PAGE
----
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The Supreme Court Has Made Life Extremely Difficult for the Judge in Trump’s Federal Case

Legal experts say Jack Smith’s case against Trump will likely face severe delays, and federal prosecutors may have to trim back their indictment.

Supreme Court
The Supreme Court’s opinion on presidential immunity bars prosecutors from examining any evidence that stems from the president’s official duties. Alex Brandon/AP

The Supreme Court has gifted Donald Trump with an expansive redefinition of unquestionable presidential powers — one that weakens any case against the former president for trying to overturn the 2020 election and threatens severe delays in the proceedings.

Most of the toughest decisions will land in the lap of Judge Tanya Chutkan, the U.S. District Court judge in Washington, D.C., who is presiding over the federal trial on special counsel Jack Smith’s case stemming from Trump’s actions in the run-up to the Jan. 6, 2021, election certification.

She now has to determine at least three key questions about presidential authority — and every one of them could be appealed to the Supreme Court, almost certainly delaying trial until well after the election.

As a result, Loyola Marymount University law professor Jessica A. Levinson expects federal prosecutors to severely trim back their indictment against Trump. And the judge will hold a massive evidentiary hearing in the coming months — something akin to a mini-trial to answer the Supreme Court’s open questions.

“Chutkan has a lot of work,” she said. “And that’s going to take time. But that means a semi-public hearing of some big issues.”

Legal scholars expect the laundry list of open questions and the timing of the opinion (on the final day of the Supreme Court’s term) all but guarantee the case won’t be tried before the election.

“That’s a guarantee … the voting public will not know the facts of this case — which are critical to evaluating this candidate. If he were convicted of taking part in the insurrection, would he be the nominee again? Maybe not. But because they’ve gummed up the process and delayed this to the very last day of the term, it’s almost like the conservative judges are putting their hand on the scale,” Pace University law professor Randolph M. McLaughlin said.

Chutkan’s first order of business will be to determine whether Trump was acting in his capacity as president during his furious tirade to loyal MAGA followers preparing to storm the U.S. Capitol during the Jan. 6 rally or in an unofficial capacity. Likewise, Chutkan will have to determine whether Trump was engaging in official duties when he tried to pressure state officials to flip the results of the 2020 election.

She will also have to engage in a philosophical exercise related to Trump’s attempts to coerce his vice president into corrupting the 2020 vote certification. The Supreme Court, fixated on a legal definition that Mike Pence was technically acting as Senate president during that ceremony, has instructed Chutkan to first determine whether the mere fact that Smith is prosecuting this “would pose any dangers of intrusion on the authority and functions of the Executive Branch.”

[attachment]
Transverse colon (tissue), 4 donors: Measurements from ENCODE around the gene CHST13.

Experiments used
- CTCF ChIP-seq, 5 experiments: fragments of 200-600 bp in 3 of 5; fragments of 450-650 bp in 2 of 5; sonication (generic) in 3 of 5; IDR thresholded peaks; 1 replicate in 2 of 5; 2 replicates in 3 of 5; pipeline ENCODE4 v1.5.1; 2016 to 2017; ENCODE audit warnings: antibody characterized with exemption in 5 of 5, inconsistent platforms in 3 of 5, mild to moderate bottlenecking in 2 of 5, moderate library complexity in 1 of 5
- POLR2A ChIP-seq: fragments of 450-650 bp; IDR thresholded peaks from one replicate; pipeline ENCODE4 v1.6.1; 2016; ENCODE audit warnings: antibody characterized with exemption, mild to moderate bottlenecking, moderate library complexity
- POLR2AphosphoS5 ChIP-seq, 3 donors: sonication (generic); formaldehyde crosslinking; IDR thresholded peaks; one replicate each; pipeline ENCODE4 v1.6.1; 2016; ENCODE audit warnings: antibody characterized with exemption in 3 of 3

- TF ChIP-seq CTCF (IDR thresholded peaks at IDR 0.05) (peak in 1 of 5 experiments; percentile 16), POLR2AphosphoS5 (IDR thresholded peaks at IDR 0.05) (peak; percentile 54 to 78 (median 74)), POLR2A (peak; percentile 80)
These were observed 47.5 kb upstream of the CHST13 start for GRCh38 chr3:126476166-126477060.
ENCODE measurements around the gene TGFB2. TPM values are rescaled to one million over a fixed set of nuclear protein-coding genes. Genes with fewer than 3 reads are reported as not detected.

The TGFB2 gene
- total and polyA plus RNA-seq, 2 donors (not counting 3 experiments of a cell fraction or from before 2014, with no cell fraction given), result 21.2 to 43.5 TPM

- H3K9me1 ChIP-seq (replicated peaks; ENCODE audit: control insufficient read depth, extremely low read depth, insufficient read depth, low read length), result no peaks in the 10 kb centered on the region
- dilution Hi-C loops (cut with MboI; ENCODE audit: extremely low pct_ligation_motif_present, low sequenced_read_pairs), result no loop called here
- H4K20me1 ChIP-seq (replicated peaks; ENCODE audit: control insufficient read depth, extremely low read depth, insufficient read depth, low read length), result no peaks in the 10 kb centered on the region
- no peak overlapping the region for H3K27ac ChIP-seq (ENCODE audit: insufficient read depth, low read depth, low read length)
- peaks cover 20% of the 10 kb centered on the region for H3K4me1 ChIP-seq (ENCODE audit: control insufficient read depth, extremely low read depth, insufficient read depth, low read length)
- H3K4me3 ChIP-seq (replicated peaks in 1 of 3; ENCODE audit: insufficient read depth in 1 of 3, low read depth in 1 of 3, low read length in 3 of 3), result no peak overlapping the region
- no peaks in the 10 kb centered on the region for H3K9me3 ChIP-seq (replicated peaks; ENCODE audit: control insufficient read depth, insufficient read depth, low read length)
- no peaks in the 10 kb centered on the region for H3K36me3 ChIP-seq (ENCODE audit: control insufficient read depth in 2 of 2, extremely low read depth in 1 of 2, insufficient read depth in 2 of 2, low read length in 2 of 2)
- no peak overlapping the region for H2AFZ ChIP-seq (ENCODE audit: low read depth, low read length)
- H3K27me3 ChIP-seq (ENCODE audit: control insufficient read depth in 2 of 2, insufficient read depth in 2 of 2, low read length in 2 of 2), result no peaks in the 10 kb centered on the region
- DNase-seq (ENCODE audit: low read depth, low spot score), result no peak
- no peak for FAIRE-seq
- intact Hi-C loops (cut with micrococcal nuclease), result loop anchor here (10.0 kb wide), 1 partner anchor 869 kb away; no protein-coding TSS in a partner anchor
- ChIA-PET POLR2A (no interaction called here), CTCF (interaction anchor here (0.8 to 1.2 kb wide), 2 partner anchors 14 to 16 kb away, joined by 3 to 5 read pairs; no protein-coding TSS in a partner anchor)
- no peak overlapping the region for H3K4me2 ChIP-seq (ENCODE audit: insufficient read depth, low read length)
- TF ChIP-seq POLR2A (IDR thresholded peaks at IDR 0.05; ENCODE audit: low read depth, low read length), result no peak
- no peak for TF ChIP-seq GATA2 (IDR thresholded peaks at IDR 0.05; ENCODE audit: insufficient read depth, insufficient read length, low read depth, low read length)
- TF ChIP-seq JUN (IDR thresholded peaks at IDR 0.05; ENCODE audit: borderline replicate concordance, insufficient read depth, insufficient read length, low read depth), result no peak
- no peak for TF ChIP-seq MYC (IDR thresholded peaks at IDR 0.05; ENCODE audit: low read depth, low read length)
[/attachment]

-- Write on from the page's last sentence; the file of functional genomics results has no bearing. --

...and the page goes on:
However, the Supreme Court also put prosecutors in something of a paradox. In making any “official” presidential act completely untouchable, the conservative majority made it imperative for the special counsel to differentiate between official and unofficial acts. However, the justices also made it harder for prosecutors to even do that, barring them from examining any evidence that stems from the president’s official duties.

“Testimony or private records of the president or his advisers probing such conduct may not be admitted as evidence at trial,” the Supreme Court ruled on Monday.

That has some legal scholars wondering: How can prosecutors prove Trump was acting in an unofficial capacity when he pressured Pence if they can’t rely on the first-hand accounts of people at the White House at the time?

“It’s not just about immunity for official acts. It’s going to be more difficult to prove liability for private acts based on the bar of bringing in evidence of the official acts,” Levinson said. “It is truly ‘hands off’ those in every way. … This is not just throwing a protective shield … it’s also harder to prove the thing you said shouldn’t be protected.”

On Monday, the Supreme Court ruled that Trump’s communications with the Justice Department could not remain part of the case, as they were a clear part of his official constitutional duties as president. But the high court left the door open for Smith’s team to make the case that some of Trump’s interactions with Pence or with the myriad state and local officials he and his allies tried to pressure were not part of his official duties.

Similar conduct is at issue in Georgia — where a sprawling racketeering case against more than a dozen Trump allies and acolytes contains a similar patchwork quilt of allegations. Two former government officials — Mark Meadows and Jeffrey Clark — are part of that prosecution and may be able to raise immunity-related defenses. In addition, the Georgia court might have to sort out which of Trump’s actions were official and which were not.

Jose Pagliery is a reporter at NOTUS. Byron Tau, a reporter at NOTUS, contributed to this report.